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Apprentice winner Leah Totton plans cosmetic procedure business

  • BBC

"I’m a woman and I'm interested in appearance." As feminist manifestos go, it probably needs a bit of work, but the approach helped Belfast doctor Leah Totton win the latest series of The Apprentice. She saw off the challenge of Luisa Zissman to secure £250,000 of Sir Alan Sugar's money for her business idea.

Totton wants to invest her winnings in vital medical research to help the afflicted. Just kidding. Her company, called "Dr Leah" on Sugar's rather creepy insistence, will provide cosmetic procedures for women who just aren't fortunate enough to have the dazzling good looks of lovely Leah.

Sugar must have been impressed by Leah's lack of scruples, always a useful asset in business. Spoilsports might believe that encouraging vulnerable and credulous women to have unnecessary cosmetic procedures is hardly the most edifying use of what in effect, given the BBC's investment, is public money. Leah didn't see it that way.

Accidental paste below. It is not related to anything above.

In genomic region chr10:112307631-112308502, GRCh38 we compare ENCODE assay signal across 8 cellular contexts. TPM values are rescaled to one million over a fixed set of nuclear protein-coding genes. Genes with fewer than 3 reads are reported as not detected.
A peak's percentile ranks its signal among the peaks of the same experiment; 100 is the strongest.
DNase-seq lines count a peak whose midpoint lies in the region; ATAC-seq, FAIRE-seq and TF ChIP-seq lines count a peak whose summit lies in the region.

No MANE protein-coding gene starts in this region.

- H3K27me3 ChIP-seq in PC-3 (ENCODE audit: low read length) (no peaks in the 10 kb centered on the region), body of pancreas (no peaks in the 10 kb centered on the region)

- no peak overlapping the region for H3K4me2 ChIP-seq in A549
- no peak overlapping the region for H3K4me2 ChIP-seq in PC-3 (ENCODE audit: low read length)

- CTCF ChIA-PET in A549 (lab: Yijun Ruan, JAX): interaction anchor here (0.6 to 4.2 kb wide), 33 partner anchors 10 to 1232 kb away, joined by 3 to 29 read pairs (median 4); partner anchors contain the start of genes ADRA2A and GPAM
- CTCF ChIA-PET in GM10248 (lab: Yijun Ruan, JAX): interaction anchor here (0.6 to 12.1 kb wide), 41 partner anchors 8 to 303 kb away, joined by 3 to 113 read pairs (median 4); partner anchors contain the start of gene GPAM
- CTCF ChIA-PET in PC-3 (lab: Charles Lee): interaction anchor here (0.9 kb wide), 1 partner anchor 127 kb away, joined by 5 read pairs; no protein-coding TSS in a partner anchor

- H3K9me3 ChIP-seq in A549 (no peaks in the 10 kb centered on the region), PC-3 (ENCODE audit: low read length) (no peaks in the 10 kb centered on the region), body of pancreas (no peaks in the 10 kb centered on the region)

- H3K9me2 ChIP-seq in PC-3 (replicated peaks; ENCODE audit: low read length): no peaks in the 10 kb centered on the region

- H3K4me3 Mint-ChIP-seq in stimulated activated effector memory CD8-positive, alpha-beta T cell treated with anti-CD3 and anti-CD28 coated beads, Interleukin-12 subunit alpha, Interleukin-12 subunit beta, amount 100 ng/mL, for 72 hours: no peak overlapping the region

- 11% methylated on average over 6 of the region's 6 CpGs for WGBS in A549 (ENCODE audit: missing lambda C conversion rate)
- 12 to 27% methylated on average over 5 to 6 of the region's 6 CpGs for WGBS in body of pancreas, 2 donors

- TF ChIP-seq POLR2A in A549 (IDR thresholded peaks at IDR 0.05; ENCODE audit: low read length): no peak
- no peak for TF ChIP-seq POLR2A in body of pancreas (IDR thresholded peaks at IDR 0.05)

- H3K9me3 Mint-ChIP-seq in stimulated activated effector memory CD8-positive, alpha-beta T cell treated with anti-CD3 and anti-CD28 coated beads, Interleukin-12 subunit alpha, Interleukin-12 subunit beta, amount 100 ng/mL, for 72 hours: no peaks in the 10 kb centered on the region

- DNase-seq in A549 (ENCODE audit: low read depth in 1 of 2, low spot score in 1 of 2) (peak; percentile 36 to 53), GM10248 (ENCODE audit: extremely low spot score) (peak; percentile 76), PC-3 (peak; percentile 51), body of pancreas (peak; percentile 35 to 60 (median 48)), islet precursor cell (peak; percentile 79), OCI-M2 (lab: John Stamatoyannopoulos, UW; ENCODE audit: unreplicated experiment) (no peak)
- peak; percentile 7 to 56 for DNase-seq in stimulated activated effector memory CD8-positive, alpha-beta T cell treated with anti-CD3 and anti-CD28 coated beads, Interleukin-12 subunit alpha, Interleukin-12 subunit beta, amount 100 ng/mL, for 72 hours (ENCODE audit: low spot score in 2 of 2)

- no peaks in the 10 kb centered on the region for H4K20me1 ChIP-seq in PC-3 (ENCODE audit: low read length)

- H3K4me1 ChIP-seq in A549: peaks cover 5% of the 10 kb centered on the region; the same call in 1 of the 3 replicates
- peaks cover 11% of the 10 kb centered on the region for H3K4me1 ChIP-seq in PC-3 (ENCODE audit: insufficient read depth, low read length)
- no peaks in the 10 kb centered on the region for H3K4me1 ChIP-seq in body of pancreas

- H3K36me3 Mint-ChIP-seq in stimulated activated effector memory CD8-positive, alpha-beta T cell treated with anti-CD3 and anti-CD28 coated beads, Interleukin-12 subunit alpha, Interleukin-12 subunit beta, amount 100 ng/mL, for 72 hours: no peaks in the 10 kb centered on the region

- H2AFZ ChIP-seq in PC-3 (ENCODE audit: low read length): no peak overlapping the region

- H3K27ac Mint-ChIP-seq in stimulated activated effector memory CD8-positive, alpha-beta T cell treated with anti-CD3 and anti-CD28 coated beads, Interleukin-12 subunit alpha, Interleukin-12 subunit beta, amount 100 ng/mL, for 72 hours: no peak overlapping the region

"I want to ensure these treatments are carried out in a medical environment by properly trained medical professionals," she said. "It worried me to see these procedures done by people who are not medically trained." That is worrying, the idea that all the proper doctors are wasting their time treating illnesses and saving lives, rather than offering scar-lasering and chin-tucks.

Leah insisted that she wouldn't be pushing her treatments on anybody, suggesting, albeit in politer terms, that there were already plenty of ugly women out there desperate to use her services. "We need to be clear I’m not going into this to encourage women to have these treatments," she said. "The market is already there."

You'd wait a long time to hear any objections from Sugar. "The business margins are very good," he purred, no doubt wishing he had offered an Amstrad home botox kit back in the 80s.

It's difficult to beat the inanity, pretension and self-delusion of most Apprentice contestants, but with its ninth winner, the show would seem to have plumbed new depths of depressing attitudes among Britain's young entrepreneurs.

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